• This program encourages manufacturers and producers to register and promote their products on the Canadian Manufacturers & Exporters (CME) platform; Ontario plans to contribute an additional $1 million in 2021–22 to support the program.
  • Ontario Together Fund: Small businesses are supported through relief grants, business costs rebate plans, skills training, financial support, and other small business recovery resources. As of February 2022, Ontario has committed more than $55 million to the fund.
In the city of Hamilton, the government of Ontario will contribute $500 million in loans and grants to transform the province into a world-leading producer of green steel to help meet the global demand for low-carbon auto production. The money will support the $1.8 billion project by ArcelorMittal Dofasco that will replace coal-fed coke ovens and blast furnaces with new, low-emission technology at its Hamilton facility. In nearby Oakville, already a leader in EV production and sustainable transportation, Ford Motor Company of Canada plans to invest $1.8 billion to to transform part of its Oakville Assembly Complex into an EV battery manufacturing facility.

With the support of the Ontario government, smaller regions and communities across the province are also experiencing investment support and economic growth. Smaller projects include the Federal Economic Development Agency for Southern Ontario’s investment of up to $2.5 million to support Martello Technologies Corporation’s expansion plans. Headquartered in Ottawa, the company is a global leader in electronic data gathering and analytics. In another recent announcement, the Ontario government will invest $1.5 million to help scale up the manufacturing and distribution of Flosonics Medical’s medical devices. Located in Sudbury, a northern community with a long mining history, Flosonics Medical manufactures the FloPatch, the world’s first wearable wireless Doppler ultrasound device for assessing blood flow noninvasively.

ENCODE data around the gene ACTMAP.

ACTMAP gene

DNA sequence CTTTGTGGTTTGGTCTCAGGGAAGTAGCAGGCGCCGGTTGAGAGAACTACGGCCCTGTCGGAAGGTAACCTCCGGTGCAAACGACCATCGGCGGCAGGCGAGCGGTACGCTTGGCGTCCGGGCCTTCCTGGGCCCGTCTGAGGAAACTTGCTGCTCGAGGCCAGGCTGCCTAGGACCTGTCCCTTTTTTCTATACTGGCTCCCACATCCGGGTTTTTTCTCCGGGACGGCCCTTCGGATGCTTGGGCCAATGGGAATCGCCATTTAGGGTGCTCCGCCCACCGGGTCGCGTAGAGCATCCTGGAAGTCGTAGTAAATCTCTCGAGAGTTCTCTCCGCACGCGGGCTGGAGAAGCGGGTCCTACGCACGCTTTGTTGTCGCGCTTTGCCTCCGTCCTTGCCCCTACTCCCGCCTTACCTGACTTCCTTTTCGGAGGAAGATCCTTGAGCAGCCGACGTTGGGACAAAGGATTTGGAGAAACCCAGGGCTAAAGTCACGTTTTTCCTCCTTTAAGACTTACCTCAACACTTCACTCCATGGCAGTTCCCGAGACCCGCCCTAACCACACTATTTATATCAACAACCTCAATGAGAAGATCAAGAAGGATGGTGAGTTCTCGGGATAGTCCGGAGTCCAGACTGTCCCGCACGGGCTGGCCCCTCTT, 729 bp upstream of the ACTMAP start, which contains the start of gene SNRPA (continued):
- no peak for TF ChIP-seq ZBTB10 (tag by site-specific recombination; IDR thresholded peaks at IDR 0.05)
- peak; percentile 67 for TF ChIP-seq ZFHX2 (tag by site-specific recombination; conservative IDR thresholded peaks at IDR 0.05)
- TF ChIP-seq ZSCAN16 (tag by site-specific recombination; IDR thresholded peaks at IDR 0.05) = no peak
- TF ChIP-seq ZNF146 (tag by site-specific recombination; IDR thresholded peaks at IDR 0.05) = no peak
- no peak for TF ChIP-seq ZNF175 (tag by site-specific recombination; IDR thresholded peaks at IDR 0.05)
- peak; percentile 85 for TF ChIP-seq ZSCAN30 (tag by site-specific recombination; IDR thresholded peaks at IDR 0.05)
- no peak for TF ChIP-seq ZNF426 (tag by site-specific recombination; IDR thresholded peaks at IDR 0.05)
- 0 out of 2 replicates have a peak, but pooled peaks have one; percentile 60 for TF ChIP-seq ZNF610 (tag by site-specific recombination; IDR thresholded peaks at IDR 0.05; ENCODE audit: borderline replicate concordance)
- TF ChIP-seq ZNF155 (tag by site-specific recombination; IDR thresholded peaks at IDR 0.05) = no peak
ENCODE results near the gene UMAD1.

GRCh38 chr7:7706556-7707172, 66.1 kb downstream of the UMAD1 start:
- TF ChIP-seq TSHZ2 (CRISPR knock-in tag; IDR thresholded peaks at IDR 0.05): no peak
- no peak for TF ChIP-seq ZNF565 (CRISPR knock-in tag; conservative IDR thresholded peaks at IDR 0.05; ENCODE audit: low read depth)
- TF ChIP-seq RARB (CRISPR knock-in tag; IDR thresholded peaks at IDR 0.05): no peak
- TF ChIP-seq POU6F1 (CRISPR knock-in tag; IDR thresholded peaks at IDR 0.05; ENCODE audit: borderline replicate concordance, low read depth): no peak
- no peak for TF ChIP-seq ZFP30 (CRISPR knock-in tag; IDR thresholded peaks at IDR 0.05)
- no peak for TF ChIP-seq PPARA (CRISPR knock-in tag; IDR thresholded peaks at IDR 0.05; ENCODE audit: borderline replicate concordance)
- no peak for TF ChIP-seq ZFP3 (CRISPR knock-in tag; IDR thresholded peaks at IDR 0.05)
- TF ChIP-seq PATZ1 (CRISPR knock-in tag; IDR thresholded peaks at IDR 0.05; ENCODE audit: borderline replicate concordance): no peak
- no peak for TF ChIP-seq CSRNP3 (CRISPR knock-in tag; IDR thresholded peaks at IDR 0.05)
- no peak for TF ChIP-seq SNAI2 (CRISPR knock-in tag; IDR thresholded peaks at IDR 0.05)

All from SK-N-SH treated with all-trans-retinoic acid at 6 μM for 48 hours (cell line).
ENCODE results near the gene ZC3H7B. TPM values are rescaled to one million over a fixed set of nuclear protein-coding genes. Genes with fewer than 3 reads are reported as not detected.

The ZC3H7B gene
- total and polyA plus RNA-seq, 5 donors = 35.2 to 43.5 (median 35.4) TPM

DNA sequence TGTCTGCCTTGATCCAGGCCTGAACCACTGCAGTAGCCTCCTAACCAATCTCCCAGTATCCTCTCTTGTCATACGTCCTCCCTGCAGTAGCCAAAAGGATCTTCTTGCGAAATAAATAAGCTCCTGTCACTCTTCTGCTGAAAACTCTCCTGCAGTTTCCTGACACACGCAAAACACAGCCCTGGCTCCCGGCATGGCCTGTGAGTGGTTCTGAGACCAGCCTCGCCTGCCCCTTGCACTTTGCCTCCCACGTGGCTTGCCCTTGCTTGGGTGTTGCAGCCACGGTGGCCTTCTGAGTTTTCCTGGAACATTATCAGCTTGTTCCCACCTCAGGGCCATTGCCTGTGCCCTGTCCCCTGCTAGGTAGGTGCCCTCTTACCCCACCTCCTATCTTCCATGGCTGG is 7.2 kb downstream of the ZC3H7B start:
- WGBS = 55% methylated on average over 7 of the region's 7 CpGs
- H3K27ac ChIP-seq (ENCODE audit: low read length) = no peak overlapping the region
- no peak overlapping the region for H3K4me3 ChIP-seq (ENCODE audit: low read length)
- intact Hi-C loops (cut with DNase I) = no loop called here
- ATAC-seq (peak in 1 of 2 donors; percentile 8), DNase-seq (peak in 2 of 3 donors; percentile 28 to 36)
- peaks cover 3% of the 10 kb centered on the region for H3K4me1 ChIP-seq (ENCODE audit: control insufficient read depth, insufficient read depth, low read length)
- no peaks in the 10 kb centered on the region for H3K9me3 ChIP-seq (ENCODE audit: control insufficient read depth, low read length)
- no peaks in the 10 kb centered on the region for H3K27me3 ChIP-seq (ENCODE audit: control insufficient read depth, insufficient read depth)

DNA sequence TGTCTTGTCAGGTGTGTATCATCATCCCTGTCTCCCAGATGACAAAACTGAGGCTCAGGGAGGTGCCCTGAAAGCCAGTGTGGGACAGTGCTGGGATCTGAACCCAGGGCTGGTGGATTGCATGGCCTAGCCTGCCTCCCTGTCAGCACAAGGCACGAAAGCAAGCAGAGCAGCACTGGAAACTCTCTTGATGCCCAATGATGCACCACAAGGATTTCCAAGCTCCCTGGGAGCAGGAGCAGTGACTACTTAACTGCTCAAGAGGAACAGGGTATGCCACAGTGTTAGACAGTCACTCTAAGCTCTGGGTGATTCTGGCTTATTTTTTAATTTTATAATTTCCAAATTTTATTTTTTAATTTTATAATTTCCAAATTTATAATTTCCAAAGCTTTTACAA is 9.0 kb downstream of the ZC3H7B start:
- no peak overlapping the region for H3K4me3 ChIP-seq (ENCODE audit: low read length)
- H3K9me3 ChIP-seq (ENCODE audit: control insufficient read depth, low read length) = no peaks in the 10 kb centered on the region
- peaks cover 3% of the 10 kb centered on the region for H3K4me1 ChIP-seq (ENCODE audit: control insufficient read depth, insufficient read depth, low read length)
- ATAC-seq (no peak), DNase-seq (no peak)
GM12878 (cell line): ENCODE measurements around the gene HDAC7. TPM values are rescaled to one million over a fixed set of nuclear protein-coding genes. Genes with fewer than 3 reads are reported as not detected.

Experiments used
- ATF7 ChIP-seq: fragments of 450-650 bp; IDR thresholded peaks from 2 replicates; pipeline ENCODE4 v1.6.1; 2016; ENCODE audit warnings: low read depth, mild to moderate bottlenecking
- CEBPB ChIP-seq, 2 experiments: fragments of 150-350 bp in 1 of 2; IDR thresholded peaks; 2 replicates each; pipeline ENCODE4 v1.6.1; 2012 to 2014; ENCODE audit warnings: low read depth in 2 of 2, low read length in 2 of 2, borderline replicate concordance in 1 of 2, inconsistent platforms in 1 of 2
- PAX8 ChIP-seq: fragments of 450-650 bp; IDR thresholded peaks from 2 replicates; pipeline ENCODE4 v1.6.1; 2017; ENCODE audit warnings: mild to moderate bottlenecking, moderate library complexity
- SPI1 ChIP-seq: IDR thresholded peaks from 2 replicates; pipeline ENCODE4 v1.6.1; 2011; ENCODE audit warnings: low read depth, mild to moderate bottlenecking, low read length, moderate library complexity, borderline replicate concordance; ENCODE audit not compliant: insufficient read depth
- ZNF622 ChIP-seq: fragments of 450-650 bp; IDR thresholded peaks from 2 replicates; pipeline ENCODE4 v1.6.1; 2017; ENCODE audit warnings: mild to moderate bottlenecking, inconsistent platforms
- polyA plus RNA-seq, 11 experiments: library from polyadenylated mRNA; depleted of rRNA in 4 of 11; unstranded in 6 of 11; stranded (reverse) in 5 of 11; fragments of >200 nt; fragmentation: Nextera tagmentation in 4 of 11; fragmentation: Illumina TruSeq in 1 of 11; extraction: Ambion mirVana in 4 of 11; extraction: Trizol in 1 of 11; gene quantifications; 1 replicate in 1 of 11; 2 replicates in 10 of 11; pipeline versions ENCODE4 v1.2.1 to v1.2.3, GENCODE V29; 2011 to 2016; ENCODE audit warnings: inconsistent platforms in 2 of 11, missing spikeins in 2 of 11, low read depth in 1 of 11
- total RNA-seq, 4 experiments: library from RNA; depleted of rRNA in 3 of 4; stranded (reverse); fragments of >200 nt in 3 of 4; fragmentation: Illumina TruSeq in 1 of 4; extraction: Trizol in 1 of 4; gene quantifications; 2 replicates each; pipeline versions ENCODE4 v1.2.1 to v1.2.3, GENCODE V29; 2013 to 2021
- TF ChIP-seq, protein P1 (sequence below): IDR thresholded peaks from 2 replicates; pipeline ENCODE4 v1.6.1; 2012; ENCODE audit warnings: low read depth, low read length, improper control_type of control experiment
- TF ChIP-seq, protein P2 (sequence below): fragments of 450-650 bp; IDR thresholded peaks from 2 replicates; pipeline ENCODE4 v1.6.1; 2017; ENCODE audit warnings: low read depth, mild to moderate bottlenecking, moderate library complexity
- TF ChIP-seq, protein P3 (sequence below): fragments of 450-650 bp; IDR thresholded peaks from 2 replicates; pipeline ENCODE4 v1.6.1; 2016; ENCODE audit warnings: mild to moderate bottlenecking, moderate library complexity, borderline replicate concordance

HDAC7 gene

Recovery in Progress
According to the Ontario Chamber of Commerce’s 2022 Ontario Economic Report, real GDP in Ontario rebounded by 4.2 percent in 2021 and is expected to grow another 4.1 percent in 2022. Accordingly, employment grew 4.9 percent in 2021 and is expected to grow 4.2 percent in 2022.

These encouraging economic trends, however, could be threatened in 2022 by labor shortages, global supply chain disruptions, and inflation.

“Ontario needs a pro-growth strategy for economic recovery,” stated the report. “Many businesses are preoccupied with navigating day-to-day cost pressures, and they need immediate government support. However, government also needs to balance those short-term needs with the equally important long-term investments in economic growth. This includes both investing in the key drivers of business competitiveness — such as workforce development, immigration, technology, infrastructure, and clean energy — as well as removing unnecessary barriers to growth, including outdated regulations, an inefficient tax system, and obstacles to interprovincial trade and labor mobility.”